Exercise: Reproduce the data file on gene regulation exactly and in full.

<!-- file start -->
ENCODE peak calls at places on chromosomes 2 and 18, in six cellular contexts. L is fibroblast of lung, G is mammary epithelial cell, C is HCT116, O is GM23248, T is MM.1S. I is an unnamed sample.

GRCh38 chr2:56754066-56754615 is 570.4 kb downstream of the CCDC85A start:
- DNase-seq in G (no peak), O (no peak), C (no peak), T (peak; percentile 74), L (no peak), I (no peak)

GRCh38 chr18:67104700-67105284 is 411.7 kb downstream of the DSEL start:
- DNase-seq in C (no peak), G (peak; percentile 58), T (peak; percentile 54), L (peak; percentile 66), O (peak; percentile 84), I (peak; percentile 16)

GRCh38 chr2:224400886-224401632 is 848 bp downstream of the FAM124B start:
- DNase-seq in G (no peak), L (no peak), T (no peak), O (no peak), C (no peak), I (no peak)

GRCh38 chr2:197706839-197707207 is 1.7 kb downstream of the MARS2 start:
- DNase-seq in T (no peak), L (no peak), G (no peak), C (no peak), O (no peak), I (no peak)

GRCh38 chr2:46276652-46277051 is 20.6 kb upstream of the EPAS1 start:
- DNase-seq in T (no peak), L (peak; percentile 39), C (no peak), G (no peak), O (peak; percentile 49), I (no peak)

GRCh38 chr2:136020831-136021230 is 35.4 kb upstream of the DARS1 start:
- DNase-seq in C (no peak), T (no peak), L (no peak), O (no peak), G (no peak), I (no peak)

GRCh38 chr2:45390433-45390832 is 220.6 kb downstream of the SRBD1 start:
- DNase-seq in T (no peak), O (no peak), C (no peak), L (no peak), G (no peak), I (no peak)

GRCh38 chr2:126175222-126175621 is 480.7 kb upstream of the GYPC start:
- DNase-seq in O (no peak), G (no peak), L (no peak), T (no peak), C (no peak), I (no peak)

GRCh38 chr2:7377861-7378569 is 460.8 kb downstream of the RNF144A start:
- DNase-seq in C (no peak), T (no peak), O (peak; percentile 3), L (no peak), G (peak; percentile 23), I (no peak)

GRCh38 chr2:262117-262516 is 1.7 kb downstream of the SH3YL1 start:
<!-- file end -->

ENCODE peak calls at places on chromosomes 2 and 18, in six cellular contexts. L is fibroblast of lung, G is mammary epithelial cell, C is HCT116, O is GM23248, T is MM.1S. I is an unnamed sample.

GRCh38 chr2:56754066-56754615 is 570.4 kb downstream of the CCDC85A start:
- DNase-seq in G (no peak), O (no peak), C (no peak), T (peak; percentile 74), L (no peak), I (no peak)

GRCh38 chr18:67104700-67105284 is 411.7 kb downstream of the DSEL start:
- DNase-seq in C (no peak), G (peak; percentile 58), T (peak; percentile 54), L (peak; percentile 66), O (peak; percentile 84), I (peak; percentile 16)

GRCh38 chr2:224400886-224401632 is 848 bp downstream of the FAM124B start:
- DNase-seq in G (no peak), L (no peak), T (no peak), O (no peak), C (no peak), I (no peak)

GRCh38 chr2:197706839-197707207 is 1.7 kb downstream of the MARS2 start:
- DNase-seq in T (no peak), L (no peak), G (no peak), C (no peak), O (no peak), I (no peak)

GRCh38 chr2:46276652-46277051 is 20.6 kb upstream of the EPAS1 start:
- DNase-seq in T (no peak), L (peak; percentile 39), C (no peak), G (no peak), O (peak; percentile 49), I (no peak)

GRCh38 chr2:136020831-136021230 is 35.4 kb upstream of the DARS1 start:
- DNase-seq in C (no peak), T (no peak), L (no peak), O (no peak), G (no peak), I (no peak)

GRCh38 chr2:45390433-45390832 is 220.6 kb downstream of the SRBD1 start:
- DNase-seq in T (no peak), O (no peak), C (no peak), L (no peak), G (no peak), I (no peak)

GRCh38 chr2:126175222-126175621 is 480.7 kb upstream of the GYPC start:
- DNase-seq in O (no peak), G (no peak), L (no peak), T (no peak), C (no peak), I (no peak)

GRCh38 chr2:7377861-7378569 is 460.8 kb downstream of the RNF144A start:
- DNase-seq in C (no peak), T (no peak), O (peak; percentile 3), L (no peak), G (peak; percentile 23), I (no peak)

GRCh38 chr2:262117-262516 is 1.7 kb downstream of the SH3YL1 start: